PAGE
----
I always associated the word "dabha" to the road side eateries in the rustic and basic settings until my recent visit to Punjab. I was surprised to notice that even the beautiful and spacious restaurants (located along the highways) with elegant settings that serve yummy food for a fortune are attached with the suffix "dhaba". Our friends' daughter was mentioning that they add the word "dhaba" more out of a habit and to make it catchy. The one food that my kids and I enjoyed most was the Amritsari kulchas that we ate in a small restaurant in Amritsar and we literally hated the sweet lassi though I love the sweet nannari lassi, it is an acquired taste I guess.

I wanted to try Amritsari kulchas for this marathon but was not sure whether I could create the same magic in my kitchen and gave up the idea. Instead went with these methi missi rotis found in Sanjeev Kapoor's website. I always thought that besan was used in a small proportion but instead it turns out that these rotis are basically made with besan and a small portion of wheat flour is used. Add water little by little while preparing the dough or else would end up with a sticky dough. If one is preparing rotis for the first time, then these are not the perfect candidates for the trial, in my humble opinion. These are kind of homely, rustic rotis and it is hard to achieve the smooth edges as the regular wheat rotis because of the besan used in the recipe.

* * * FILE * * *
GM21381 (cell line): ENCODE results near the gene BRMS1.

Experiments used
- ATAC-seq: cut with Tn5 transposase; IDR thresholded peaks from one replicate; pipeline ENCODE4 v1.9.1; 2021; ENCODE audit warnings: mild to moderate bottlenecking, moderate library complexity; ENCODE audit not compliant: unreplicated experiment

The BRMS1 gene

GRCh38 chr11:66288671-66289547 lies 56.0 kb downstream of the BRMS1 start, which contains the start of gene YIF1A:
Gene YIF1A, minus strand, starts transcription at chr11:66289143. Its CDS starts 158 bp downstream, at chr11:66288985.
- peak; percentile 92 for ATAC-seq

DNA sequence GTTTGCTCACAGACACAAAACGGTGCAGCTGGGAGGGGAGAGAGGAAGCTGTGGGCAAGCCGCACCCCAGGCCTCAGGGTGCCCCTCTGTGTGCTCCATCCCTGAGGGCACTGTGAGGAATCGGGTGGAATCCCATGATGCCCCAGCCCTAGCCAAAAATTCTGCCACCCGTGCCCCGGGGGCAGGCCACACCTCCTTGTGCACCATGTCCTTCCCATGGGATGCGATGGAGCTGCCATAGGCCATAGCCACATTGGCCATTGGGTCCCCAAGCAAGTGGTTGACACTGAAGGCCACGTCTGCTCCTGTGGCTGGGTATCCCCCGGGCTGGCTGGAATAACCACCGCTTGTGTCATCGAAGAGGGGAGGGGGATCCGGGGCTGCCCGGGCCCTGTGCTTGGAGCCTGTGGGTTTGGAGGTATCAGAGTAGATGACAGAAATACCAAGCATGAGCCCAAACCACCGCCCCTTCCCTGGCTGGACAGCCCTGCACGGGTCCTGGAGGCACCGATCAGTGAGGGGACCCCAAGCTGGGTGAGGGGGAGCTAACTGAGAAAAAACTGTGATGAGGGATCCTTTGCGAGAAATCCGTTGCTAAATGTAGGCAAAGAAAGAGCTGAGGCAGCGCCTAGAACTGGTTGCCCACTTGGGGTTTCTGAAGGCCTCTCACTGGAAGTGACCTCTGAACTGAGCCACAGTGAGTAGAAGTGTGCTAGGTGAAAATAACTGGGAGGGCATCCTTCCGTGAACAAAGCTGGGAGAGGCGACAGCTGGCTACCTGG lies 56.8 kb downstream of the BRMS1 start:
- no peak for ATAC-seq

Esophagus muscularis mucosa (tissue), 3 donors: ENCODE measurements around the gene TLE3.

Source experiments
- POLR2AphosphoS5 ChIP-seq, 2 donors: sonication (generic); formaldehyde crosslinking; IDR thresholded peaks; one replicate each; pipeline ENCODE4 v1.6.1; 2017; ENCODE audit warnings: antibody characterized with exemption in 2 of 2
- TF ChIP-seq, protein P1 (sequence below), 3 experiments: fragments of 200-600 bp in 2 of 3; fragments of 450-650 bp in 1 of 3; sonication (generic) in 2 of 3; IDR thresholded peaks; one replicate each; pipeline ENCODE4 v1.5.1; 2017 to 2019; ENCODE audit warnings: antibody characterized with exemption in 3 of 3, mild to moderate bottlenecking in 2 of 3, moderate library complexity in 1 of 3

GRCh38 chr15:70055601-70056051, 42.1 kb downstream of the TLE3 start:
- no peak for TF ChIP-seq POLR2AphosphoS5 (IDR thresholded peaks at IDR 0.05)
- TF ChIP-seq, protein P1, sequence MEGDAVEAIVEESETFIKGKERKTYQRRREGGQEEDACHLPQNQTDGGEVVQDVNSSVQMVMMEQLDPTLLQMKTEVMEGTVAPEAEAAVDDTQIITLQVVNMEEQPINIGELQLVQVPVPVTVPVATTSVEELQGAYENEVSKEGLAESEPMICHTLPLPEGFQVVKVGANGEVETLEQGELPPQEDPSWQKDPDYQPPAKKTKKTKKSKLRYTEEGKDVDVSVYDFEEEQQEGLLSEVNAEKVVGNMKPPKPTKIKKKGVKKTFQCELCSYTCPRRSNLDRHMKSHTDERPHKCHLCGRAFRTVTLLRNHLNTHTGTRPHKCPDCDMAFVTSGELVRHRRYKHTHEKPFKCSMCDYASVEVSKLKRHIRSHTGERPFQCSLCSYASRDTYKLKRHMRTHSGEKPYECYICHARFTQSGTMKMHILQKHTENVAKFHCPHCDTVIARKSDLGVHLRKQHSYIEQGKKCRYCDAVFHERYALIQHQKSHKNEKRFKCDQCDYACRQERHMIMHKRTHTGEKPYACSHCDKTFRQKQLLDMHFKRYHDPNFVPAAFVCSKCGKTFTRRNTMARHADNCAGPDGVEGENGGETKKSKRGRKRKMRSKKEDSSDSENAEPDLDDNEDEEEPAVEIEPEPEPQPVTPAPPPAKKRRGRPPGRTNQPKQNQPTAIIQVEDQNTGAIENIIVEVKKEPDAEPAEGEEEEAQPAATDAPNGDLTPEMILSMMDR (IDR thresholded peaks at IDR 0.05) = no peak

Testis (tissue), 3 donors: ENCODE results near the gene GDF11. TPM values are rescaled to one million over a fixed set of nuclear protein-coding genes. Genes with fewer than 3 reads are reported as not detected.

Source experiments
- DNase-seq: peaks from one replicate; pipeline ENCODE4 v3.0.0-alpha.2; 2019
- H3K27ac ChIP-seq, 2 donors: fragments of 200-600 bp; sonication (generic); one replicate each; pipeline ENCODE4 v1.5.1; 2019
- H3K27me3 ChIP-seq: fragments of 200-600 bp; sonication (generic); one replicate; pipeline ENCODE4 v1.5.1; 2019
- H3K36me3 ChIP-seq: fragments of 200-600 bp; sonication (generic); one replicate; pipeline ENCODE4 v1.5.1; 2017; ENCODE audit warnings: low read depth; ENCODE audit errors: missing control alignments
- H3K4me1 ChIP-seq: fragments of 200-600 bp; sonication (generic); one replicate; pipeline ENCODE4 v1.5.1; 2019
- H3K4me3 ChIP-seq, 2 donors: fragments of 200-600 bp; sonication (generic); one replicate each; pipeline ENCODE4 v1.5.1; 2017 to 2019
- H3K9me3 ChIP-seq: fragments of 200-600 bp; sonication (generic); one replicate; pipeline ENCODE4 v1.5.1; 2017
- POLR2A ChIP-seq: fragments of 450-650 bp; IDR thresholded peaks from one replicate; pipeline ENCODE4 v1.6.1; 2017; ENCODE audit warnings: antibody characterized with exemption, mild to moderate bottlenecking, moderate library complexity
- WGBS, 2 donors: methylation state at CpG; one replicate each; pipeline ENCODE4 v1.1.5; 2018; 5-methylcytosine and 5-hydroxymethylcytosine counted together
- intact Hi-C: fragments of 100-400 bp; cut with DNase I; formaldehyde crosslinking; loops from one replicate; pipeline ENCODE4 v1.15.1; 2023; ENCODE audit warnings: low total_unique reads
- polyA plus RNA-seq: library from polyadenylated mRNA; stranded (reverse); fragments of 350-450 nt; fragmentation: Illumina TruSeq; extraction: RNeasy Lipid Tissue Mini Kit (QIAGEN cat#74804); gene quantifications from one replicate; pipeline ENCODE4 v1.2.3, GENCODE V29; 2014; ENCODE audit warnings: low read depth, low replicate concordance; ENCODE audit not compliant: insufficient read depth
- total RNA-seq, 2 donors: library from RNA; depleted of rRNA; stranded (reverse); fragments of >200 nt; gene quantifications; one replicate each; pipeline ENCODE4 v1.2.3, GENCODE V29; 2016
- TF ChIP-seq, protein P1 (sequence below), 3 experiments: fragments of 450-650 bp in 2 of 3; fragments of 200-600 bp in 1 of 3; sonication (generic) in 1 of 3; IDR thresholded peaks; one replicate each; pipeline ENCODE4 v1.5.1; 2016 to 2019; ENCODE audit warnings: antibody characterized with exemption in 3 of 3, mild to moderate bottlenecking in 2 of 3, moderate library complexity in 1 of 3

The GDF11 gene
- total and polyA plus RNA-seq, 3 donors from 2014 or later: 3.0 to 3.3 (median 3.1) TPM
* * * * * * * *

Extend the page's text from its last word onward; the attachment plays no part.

Ingredients: (About 10 rotis)
2 cups besan / chickpea flour
1/2 cup wheat flour + extra for dusting
1/4 tsp turmeric powder
Salt to taste
2 cups roughly minced fresh fenugreek leaves / methi leaves
1 onion, finely chopped
2 green chillies, finely chopped
1 tbsp coriander seeds
1 tbsp anardana / dried pomegranate seeds
8 - 10 peppercorns
Oil & butter for cooking
Chaat masala

* Dry roast coriander seeds, anardana and peppercorns in pan. Let them cool and grind them fine.